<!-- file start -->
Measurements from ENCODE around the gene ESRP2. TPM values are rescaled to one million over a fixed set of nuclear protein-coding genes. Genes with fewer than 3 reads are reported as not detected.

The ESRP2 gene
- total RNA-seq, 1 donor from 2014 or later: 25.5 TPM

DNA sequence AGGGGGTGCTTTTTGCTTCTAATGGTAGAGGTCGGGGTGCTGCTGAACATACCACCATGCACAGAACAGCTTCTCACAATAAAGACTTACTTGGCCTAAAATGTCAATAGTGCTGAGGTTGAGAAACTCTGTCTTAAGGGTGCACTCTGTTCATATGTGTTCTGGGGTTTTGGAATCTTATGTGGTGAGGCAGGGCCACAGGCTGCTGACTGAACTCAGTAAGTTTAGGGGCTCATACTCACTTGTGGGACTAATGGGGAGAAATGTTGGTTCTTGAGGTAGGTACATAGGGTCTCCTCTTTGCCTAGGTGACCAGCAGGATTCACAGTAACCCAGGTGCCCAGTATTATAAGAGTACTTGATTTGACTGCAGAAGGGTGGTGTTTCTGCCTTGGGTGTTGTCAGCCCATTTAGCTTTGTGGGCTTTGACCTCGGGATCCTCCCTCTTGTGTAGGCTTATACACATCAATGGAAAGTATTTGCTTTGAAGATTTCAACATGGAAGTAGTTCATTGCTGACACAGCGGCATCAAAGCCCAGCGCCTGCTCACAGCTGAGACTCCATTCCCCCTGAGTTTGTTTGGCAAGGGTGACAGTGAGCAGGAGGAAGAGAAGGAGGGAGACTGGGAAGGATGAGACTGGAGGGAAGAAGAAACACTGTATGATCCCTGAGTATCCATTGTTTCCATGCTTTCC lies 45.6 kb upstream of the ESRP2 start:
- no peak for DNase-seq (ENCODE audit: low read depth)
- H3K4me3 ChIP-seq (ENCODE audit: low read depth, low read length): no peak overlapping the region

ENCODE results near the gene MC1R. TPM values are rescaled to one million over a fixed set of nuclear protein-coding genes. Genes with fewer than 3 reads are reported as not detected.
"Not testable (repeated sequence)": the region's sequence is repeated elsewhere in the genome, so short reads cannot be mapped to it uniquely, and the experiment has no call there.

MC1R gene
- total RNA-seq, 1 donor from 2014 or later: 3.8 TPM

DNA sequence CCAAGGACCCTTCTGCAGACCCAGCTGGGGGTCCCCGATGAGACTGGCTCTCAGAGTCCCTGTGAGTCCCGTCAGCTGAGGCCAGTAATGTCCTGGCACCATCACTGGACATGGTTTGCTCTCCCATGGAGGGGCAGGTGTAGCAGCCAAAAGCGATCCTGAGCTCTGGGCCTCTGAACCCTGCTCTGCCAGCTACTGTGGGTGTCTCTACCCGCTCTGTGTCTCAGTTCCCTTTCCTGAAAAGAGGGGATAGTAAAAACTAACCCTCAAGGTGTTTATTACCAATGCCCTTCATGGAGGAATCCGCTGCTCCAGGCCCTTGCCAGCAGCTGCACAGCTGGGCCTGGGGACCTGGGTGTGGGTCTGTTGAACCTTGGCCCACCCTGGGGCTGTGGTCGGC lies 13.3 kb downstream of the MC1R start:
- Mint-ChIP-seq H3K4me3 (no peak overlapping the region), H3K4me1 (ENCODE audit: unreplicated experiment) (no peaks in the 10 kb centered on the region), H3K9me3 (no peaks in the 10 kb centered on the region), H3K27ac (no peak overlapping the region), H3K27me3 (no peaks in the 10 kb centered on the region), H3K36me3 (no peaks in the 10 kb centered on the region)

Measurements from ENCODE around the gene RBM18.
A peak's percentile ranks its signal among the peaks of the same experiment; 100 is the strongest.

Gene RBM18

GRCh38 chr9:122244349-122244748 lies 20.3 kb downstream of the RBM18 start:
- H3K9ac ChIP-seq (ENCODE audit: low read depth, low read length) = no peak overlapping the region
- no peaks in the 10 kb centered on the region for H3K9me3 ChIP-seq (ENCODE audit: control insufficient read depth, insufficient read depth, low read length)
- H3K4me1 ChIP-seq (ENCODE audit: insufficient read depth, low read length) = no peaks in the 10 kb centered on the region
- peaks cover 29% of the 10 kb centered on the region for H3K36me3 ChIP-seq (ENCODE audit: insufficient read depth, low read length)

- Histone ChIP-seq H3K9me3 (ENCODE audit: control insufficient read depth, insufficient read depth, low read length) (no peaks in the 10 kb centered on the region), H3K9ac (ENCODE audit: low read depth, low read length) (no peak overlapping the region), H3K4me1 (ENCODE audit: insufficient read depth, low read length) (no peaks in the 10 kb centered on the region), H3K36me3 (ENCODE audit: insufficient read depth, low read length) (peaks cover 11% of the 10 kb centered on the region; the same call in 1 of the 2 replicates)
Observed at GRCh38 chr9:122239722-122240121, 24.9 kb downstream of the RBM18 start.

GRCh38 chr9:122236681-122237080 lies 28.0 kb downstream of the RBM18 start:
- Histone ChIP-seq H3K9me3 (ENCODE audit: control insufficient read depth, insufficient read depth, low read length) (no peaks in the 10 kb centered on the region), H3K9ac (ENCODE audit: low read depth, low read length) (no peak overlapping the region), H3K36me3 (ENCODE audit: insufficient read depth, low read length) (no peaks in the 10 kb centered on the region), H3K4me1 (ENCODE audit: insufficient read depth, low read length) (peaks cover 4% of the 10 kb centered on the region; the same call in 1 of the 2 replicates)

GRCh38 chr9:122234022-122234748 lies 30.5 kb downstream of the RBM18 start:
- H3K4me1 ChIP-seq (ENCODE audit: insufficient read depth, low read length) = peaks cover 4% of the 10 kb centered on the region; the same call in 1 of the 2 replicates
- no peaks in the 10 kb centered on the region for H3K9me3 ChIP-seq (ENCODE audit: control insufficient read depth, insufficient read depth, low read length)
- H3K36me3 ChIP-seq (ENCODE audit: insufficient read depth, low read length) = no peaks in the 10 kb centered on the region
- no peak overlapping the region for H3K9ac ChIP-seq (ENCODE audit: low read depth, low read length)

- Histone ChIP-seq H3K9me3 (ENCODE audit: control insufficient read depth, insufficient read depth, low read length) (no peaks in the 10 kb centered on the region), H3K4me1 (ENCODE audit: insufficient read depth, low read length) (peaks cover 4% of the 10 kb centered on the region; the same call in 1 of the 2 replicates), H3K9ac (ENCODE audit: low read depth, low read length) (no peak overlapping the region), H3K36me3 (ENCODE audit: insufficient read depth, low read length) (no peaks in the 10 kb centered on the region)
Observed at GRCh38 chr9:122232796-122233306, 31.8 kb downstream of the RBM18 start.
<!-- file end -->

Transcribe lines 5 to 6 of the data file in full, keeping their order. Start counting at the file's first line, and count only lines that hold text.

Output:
- no peak for DNase-seq (ENCODE audit: low read depth)
- H3K4me3 ChIP-seq (ENCODE audit: low read depth, low read length): no peak overlapping the region